All posts by Stephen Years

U.P.S. drives efficiency with intelligent routing software

ups-logo-small.pngAs the holiday season progresses, it looks like it is going to be another great year for online retailers – which means fleets of delivery trucks will be hitting the streets. U.P.S. is doing its part to make sure those delivery trucks are operating as efficiently as possible, which improves their bottom line – but more importantly, puts less CO2 into the atmosphere:

When you operate a gigantic fleet of vehicles, tiny improvements in the efficiency of each one will translate to huge savings overall — is what led U.P.S. to limit further the number of left-hand turns its drivers make.

The company employs what it calls a “package flow” software program, which among other hyperefficient practices involving the packing and sorting of its cargo, maps out routes for every one of its drivers, drastically reducing the number of left-hand turns they make (taking into consideration, of course, those instances where not to make the left-hand turn would result in a ridiculously circuitous route).

Last year, according to Heather Robinson, a U.P.S. spokeswoman, the software helped the company shave 28.5 million miles off its delivery routes, which has resulted in savings of roughly three million gallons of gas and has reduced CO2 emissions by 31,000 metric tons.

Another barrier to space colonization: the common cold

With the US, Japan and China all actively talking about permanent settlements on the Moon and Mars, not to mention the prolonged stays of astronauts on the International Space Station, attention is being focused on a well-known but little understood fact: the human immune system actually degrades in weightlessness.

The human immune system, which [is] as complex as the central nervous system, includes an arsenal of responses to invading bacteria, viruses and other pathogens – ranging from first responders such as neutrophils and microphages to more sophisticated T-cells and B-cells that act on a molecular level. Although research into the workings of these infection-fighters during space missions remains limited – because of technical problems with collecting samples in space, very limited crew time and, more recently, deep funding cuts – [many] key infection-fighting molecules appear to be less available to people in space.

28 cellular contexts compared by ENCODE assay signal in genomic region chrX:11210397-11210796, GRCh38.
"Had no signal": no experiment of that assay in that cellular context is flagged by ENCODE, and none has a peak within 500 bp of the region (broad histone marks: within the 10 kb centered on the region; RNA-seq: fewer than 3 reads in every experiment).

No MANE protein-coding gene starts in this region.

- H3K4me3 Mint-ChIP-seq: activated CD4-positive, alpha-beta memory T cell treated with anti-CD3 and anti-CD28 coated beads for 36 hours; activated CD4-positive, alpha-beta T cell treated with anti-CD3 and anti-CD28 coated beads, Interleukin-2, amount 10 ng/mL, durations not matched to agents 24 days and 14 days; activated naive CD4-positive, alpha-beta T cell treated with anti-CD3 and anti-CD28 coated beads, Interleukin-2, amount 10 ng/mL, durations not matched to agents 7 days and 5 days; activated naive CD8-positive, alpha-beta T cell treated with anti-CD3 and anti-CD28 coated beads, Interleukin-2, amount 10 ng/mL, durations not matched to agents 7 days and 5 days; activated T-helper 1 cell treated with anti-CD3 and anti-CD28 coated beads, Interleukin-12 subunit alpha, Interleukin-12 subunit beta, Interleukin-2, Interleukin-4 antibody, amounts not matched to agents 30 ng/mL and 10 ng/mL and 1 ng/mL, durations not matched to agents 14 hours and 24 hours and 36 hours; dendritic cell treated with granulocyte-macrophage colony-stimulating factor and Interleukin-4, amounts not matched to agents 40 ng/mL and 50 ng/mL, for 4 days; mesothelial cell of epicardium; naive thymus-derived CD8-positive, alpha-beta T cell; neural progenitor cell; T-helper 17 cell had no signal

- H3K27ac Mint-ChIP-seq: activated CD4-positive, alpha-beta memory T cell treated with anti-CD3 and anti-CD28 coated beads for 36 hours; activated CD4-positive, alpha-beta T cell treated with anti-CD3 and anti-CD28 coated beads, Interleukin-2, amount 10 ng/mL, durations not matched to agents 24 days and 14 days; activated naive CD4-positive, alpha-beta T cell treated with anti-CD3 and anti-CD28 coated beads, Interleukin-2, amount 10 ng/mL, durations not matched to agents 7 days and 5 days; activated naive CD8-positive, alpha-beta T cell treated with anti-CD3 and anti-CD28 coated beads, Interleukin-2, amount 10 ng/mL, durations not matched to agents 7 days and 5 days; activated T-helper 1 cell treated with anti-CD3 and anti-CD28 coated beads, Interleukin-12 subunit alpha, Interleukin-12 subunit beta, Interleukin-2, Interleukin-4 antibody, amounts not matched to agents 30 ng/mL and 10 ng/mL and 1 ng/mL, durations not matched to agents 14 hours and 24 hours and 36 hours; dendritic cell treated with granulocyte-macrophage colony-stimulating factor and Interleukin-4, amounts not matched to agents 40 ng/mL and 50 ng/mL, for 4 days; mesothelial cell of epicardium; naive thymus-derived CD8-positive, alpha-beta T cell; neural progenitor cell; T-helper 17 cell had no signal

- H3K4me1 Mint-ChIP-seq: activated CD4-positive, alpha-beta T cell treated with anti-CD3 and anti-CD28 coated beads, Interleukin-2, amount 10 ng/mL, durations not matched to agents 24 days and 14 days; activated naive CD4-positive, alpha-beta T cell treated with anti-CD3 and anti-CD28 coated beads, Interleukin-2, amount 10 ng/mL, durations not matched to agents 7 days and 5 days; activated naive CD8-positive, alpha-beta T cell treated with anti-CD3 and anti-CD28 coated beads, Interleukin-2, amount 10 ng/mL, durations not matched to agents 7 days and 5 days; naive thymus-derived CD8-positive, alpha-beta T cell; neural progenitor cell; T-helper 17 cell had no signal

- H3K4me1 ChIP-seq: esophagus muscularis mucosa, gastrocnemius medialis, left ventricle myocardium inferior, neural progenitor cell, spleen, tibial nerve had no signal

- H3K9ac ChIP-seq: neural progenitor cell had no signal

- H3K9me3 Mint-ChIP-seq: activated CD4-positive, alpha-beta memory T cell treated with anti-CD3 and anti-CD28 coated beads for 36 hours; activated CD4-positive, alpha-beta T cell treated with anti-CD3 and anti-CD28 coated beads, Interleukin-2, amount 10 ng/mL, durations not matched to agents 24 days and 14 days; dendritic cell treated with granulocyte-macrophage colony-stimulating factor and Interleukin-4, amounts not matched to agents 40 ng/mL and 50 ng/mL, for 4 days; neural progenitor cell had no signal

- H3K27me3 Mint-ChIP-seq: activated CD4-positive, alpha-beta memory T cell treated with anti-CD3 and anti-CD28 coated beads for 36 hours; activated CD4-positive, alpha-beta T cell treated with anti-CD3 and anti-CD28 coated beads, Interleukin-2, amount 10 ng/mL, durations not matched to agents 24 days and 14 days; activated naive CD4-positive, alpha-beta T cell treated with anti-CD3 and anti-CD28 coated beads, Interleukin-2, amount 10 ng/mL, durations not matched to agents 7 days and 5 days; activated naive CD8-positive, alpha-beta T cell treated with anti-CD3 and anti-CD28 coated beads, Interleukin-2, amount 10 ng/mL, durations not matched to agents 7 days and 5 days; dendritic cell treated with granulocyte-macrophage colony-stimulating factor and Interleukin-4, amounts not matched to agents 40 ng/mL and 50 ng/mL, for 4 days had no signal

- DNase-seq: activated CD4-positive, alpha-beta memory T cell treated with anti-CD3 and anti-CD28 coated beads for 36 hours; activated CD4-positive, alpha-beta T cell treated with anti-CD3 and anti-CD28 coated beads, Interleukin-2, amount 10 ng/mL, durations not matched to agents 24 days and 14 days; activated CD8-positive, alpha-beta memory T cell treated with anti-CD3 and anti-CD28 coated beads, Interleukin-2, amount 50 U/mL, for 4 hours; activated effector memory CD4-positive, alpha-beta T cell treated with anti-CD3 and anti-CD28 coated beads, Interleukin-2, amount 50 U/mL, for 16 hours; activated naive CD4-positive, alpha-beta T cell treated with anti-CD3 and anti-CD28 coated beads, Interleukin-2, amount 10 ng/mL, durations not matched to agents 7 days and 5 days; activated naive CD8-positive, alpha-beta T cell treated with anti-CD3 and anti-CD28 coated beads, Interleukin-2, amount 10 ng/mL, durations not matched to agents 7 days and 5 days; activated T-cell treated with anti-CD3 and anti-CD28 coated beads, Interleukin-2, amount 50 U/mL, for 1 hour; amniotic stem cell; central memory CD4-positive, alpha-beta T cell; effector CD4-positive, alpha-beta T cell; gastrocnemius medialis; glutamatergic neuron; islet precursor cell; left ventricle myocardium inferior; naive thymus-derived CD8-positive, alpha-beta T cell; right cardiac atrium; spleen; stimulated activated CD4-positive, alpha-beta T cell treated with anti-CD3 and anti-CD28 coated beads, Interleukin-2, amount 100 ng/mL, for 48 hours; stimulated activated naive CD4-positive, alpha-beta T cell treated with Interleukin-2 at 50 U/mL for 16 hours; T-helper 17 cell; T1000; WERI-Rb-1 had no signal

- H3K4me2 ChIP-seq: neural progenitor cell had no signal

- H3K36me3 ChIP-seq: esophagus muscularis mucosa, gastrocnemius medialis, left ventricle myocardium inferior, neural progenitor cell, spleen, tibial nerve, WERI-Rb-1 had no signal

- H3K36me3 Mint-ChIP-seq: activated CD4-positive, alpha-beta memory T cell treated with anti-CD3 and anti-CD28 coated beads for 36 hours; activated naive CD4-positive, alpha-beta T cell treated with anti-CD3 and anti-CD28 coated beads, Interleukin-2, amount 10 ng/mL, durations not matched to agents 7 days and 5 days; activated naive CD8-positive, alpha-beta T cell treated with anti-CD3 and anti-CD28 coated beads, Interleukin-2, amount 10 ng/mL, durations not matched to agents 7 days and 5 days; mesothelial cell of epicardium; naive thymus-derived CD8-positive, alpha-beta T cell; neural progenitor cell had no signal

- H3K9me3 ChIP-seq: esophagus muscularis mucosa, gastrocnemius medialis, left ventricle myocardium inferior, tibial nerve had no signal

Not only are people more susceptible to sickness inducing microbes in zero gravity, but it also appears that some microbes, such as salmonella, become significantly more virulent in weightlessness.

Taser firing flying saucer drone

At the very end of an article discussing the ongoing controversy of using stun guns (which often quotes Antoine di Zazzo, founder of the French company Taser) we find this gem:

Di Zazzo’s French company is developing a mini-flying saucer like drone which could also fire Taser stun rounds on criminal suspects or rioting crowds. He expects it to be launched next year and to be sold internationally by Taser.

Is it just me, or does this sound like an incredibly bad idea?

Game industry in US outgrew economy by 4 to 1

Via Ars Technica:

As gaming enters the mainstream and video game consoles become as ubiquitous in entertainment centers as DVD players, the industry has become an important economic driver of the United States economy. The economic effects of the video game business economically haven’t faced much serious study to date, but the Electronic Software Association took the task upon themselves with a new report. Titled Video Games in the 21st Century: Economic Contributions of the U.S. Entertainment Software Industry, it found that the US video game industry grew a whopping 17 percent from 2003 to 2006, far outpacing the 4 percent general growth of the US economy. Retail sales totaled $7.0 billion in 2005, and sales of games for both PCs and consoles grow from 74.1 million units in 1996 to over 250 million units last year.


Nuclear fission “battery” can produce 27MW

Hyperion Power Generation is a company that has claimed to produce self contained, portable nuclear fission reactor that can produce 27 megawatts of power.

The portable nuclear reactor is the size of a hot tub. It’s shaped like a sake cup, filled with a uranium hydride core and surrounded by a hydrogen atmosphere. Encase it in concrete, truck it to a site, bury it underground, hook it up to a steam turbine and, voila, one would generate enough electricity to power a 25,000-home community for at least five years.